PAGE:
Terror victims protest Ahmadinejad’s NY visit

Advocacy groups pressure owners, management of Warwick Hotel where Iranian president will stay during UN General Assembly.

September 19, 2012 02:46
3 minute read.
Ahmadinejad at the UN

Ahmadinejad at the UN 390. (photo credit: REUTERS)


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Days before Iranian President Mahmoud Ahmadinejad is expected to attend a UN General Assembly meeting in New York, terror victims and advocacy groups have stepped up attempts to hinder his visit to the city by pressuring the owners and management of the hotel at which he is due to stay.

Stuart Hersh, an American citizen severely wounded in a Jerusalem suicide bombing perpetrated by Hamas – widely viewed as a proxy of Iran – served a lawsuit in Manhattan’s Federal Court last week against the luxurious Warwick Hotel.

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The hotel also hosted Ahmadinejad and the Iranian delegation during the General Assembly meeting in 2011.

The move came after another federal court found Iran liable last year for the September 4, 1997, attack – in which three Hamas suicide bombers blew themselves up on Jerusalem’s Ben-Yehuda Street, killing five people – because the Islamic Republic had provided material support and resources to the Gaza-based terror group.

The court ordered Tehran to pay Hersh damages of $12 million plus interest. To date, Iran has not paid or responded to the judgement. The lawsuit against the Warwick asks that the judges rule to seize any monies paid by Iran for the delegation’s hotel accommodations.

The Israel-based civil rights group Shurat Hadin, which filed both lawsuits, slammed the Warwick for agreeing to host Ahmadinejad, calling the decision an “unconscionable pursuit of profit.”

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Hersh still endures severe physical and emotional wounds he suffered in the Iran-funded attack, Shurat Hadin’s founder, attorney Nitsana Darshan- Leitner, said. According to the lawsuit, the bomb that wounded him was packed with nails, screws, glass fragments and chemicals to cause maximum death and suffering.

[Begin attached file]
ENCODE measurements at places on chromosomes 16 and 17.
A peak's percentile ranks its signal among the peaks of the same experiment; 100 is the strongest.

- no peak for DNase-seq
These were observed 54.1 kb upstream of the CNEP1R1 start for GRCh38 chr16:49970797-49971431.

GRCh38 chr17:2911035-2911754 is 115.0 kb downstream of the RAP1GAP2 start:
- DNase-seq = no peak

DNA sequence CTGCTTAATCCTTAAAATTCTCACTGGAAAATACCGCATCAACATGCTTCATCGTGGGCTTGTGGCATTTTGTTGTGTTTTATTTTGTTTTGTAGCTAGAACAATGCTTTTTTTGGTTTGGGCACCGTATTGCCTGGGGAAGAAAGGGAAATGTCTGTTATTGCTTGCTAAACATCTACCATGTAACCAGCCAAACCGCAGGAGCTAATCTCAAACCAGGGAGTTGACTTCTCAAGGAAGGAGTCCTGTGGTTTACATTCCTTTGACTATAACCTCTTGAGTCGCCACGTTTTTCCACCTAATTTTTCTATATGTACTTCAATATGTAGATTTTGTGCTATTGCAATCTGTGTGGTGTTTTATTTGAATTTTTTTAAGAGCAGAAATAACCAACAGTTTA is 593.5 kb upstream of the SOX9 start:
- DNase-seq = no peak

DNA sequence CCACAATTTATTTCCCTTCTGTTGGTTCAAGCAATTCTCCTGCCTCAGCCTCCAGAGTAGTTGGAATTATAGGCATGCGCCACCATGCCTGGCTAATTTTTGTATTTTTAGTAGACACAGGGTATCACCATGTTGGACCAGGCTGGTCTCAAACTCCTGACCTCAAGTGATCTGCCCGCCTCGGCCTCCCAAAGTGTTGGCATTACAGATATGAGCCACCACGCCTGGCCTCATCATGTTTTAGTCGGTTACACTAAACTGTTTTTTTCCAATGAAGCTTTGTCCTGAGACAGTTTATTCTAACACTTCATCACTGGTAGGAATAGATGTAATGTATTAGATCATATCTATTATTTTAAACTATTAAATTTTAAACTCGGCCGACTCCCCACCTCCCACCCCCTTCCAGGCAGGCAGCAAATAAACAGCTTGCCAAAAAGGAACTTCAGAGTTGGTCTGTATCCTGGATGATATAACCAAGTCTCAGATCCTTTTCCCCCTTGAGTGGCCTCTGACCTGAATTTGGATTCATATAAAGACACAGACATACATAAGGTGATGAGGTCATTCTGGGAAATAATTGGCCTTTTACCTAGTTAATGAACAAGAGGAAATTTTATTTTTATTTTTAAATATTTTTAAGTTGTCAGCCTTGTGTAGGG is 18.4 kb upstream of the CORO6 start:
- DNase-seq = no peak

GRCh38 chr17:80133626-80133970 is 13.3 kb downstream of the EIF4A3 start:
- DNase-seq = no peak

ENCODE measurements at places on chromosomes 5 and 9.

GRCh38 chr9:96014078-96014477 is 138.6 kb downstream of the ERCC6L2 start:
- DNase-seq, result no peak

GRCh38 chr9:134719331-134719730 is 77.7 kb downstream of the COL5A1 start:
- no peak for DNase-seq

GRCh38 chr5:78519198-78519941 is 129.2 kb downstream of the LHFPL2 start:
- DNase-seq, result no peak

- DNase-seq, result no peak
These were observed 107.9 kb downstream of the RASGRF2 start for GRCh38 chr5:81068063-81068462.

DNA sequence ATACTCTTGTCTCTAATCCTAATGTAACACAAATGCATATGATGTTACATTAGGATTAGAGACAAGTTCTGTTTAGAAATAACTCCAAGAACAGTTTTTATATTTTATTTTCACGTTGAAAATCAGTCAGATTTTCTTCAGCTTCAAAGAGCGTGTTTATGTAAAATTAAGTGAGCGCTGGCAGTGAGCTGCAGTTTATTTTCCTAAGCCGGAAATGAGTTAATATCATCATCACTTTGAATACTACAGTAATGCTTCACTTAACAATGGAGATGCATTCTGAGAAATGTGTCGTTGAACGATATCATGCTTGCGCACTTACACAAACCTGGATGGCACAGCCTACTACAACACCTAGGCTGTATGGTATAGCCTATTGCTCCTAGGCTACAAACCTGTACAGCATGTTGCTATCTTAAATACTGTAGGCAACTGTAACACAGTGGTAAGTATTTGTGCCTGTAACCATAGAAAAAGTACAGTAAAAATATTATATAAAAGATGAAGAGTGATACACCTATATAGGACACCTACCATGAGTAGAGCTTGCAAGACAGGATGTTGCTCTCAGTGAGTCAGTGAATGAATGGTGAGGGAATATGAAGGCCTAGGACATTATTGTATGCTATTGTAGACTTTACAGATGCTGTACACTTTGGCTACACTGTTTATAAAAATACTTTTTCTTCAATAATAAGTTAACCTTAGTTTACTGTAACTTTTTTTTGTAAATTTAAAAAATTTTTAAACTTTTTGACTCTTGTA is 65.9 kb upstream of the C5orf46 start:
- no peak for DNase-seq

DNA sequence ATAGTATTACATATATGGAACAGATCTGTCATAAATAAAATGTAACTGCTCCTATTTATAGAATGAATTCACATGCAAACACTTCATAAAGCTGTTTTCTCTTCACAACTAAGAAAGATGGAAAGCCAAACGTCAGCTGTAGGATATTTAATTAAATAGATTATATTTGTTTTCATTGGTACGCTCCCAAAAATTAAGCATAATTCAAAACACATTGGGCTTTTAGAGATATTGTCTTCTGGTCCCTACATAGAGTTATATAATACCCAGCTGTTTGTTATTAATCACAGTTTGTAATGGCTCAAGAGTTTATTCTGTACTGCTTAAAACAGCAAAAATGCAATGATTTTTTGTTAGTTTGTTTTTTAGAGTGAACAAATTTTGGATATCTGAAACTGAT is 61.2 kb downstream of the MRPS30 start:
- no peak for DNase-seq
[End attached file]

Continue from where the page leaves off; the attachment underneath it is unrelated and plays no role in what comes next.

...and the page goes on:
“It is insult enough that Ahmadinejad will receive US security personnel during his stay in Manhattan, subsidized by American tax dollars,” Darshan- Leitner said. “But that outrage is eclipsed by the idea that this craven outlaw will reside in the lap of luxury at a five-star hotel while his victims still suffer from his underwriting of violent, illegal acts. Give him a cot at the UN, or perhaps the other murderers at the Libyan Mission will give him a bed.”

In a separate and unrelated campaign, United Against Nuclear Iran (UANI), a New York-based bipartisan advocacy group that has pushed for economic sanctions against Iran, is also calling on the Warwick to reconsider hosting Ahmadinejad.

In a recent letter to the hotel’s general manager, Paul G. LeBlanc, UANI CEO Mark D. Wallace noted that during his trip to New York last year, Ahmadinejad had given a speech denying the Holocaust and claiming the US had orchestrated the 9/11 terrorist attacks.

UANI spokesman Nathan Carleton told The Jerusalem Post that the group would continue its campaign.

“We will be protesting outside the Warwick during the week he is in New York,” Carleton said. “We are planning demonstrations and other activities.”

Pressure groups say that several of Manhattan’s most elite hotels refused Ahmadinejad accommodations because Iran had been designated a state sponsor of terrorism by the US State Department and was liable for damages stemming from numerous attacks against US citizens.

Iran’s semi-official news agency Fars News, which has close ties to the Revolutionary Guards, reported earlier this week that Ahmadinejad would likely leave Tehran on September 21 for what will be his seventh visit to New York since taking office in 2005. The visit will be his last as president, since he will step down within the next 10 months as his second term comes to a close.

The visit also comes after Iran took presidency of the Non- Aligned Movement last month.

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